Shane Drumgold appointed as ACT’s new Director of Public Prosecutions

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Updated

December 15, 2018 09:53:49

He started out a high school dropout from a troubled family, and just recently landed a job his young self could never have imagined.

Key points:

  • Shane Drumgold takes over from Jon White as DPP
  • His career included prosecuting Kai Yuen and Marcus Rappel
  • In 2006, a family trip turned into a nightmare due to the Solomon Islands riots

The ACT’s new top prosecutor, Shane Drumgold doesn’t sugar-coat his early years growing up in Mount Druitt, which saw him leave school in year nine.

“School and I never got along very well, simply because of the distractions that occurred during that period,” he said.

His formative years were marked by his father’s struggles with mental illness and drug and alcohol problems, and by the death of his younger brother.

Now, he believes those trials laid the foundation for his life.

“It’s a learned experience I think that serves me well in my role … I know what it’s like to be a kid hiding under a bed,” he said.

He admitted there are days when he pinches himself, in disbelief at the life he leads.

Overcoming, if not totally forgetting, his early suffering, he completed three university degrees, in economics, law and international law.

“I at no point would have thought at 15 years old that at 50 years old I would be a senior lawyer,” he said.

“But I love the life, I love the work, I love dealing with victims.

“I genuinely love working for the community and I seem to be particularly well suited to this work.”

And much of that work involved murder.

Dealing in human suffering

Mr Drumgold’s career was marked by a series of high profile cases, including that of Kai Yuen, who was responsible for the 2010 killing of Brendan Welsh, Marcus Rappel, who was jailed over the axe murder of his former partner Tara Costigan, and Magid Al Harazi, who stabbed his wife Sabah Al Mdwali to death.

“There are no winners in a murder matter,” he said.

“I feel equally for the family of the victims, and also when you appear every day, you see the family of the accused and you can see the pain in their face.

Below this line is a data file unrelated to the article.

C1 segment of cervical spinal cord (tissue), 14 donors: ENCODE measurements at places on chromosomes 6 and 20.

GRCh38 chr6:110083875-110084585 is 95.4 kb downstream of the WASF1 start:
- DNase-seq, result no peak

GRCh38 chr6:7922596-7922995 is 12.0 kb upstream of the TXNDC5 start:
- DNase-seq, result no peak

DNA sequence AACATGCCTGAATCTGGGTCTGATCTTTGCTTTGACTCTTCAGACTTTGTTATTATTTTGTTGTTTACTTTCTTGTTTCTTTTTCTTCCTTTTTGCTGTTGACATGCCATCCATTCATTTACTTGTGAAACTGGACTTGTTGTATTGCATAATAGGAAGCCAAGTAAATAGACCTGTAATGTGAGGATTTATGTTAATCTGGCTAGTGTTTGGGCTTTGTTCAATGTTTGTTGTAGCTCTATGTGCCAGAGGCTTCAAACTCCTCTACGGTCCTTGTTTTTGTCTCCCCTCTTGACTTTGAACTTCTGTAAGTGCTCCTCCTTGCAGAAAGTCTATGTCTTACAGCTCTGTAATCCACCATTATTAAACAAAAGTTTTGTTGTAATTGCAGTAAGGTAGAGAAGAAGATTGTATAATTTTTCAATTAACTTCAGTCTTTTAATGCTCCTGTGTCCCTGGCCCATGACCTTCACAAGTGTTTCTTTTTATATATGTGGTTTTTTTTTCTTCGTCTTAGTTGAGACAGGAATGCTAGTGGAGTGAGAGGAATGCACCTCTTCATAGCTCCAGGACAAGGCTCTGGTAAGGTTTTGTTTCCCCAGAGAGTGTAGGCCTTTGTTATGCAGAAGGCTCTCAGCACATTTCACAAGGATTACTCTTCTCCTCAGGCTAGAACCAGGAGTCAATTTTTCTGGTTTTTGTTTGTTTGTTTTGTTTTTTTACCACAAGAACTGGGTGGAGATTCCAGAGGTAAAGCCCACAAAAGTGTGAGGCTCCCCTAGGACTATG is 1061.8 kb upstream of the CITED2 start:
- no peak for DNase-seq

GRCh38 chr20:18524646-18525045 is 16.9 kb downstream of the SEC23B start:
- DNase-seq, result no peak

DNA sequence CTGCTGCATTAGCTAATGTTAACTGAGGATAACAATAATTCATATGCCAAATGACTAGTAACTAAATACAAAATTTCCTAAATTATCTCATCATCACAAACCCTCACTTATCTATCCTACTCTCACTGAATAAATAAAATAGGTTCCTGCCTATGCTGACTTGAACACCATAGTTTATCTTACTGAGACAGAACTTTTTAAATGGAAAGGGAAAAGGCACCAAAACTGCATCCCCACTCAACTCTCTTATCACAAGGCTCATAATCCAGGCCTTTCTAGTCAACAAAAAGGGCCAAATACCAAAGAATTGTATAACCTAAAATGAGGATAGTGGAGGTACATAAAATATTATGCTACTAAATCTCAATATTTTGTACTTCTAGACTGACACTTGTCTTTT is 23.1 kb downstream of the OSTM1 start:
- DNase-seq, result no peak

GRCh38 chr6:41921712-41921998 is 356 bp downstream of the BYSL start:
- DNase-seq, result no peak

“It’s a painful place to be for everyone involved.”

But in court he says he keeps to a clinical approach.

“I don’t try to get into the mind of nor could I ever get into the mind,” he said.

“You need to be absolutely intimate with all of the details and to that extent you need to basically walk through the process from start to finish and have a firm grasp of the minutiae of the case.”

He said there was no surprise in the lack of remorse shown by the killers he interrogated in court.

“Nobody likes to think that they’ve done something particularly evil, or done something particularly heinous,” he said.

“There is a strong (urge) particularly in the course of a trial to rewrite the history to make it something more digestible for them.”

A working holiday does not go to plan: Honiara, 2006

It was the dark world of murder trials that Mr Drumgold sought to leave behind when he and his family packed up for a year-long working holiday to the Solomon Islands in 2006.

But things did not go to plan, and they were caught up in deadly riots that grew out of control in the capital after the unpopular Snyder Rini was elected prime minister by legislators.

“We were living in Rinandi and when Rinandi started to burn we made a fairly furious escape to the airport and were evacuated by the Australian Army,” he said.

“It’s really a nightmare to be stuck in a dangerous situation like that and you don’t just have to look after yourself, you have to look after your two children.

“That was the scariest aspect — that I had placed the kids in danger.”

Mr Drumgold returned alone later, to finish his secondment as a public defender, dealing with some of the most horrific of crimes

“I was frequently shocked because I would turn up to … prison and there’d be a small, young, seemingly peaceful young person,” he said.

“And the message I got from that is that it was a war zone, and war makes good people do bad things.”

A new chapter for the ACT

Mr Drumgold said he was looking forward to a future as the head of an organisation that has more than eighty staff handling thousands of cases a year.

He said the ACT population growth was expected to reach 500,000 people by the end of his tenure, and with that will come more crime.

“I need to factor in that we will have fairly regular murder prosecutions to deal with,” he said.

It was an historic murder that dominated the work of the DPP’s office over the last few years, with the retrial of David Eastman for the 1989 murder of former Assistant Australian Federal Police Commissioner Colin Winchester.

Mr Eastman was found not guilty after a six month trial.

The outgoing director Jon White was criticised by the Bar Association for running the case at all.

But Mr Drumgold said the office did its job — a statement that gives a clue as to what kind of DPP he will be in the years to come.

“Our job during the course of that case was to professionally present the evidence before a jury and for a jury to do their job which is decide based on the evidence, and that’s what they did.”

Topics:

law-crime-and-justice,

international-law,

laws,

australia,

act,

canberra-2600

First posted

December 15, 2018 08:40:14



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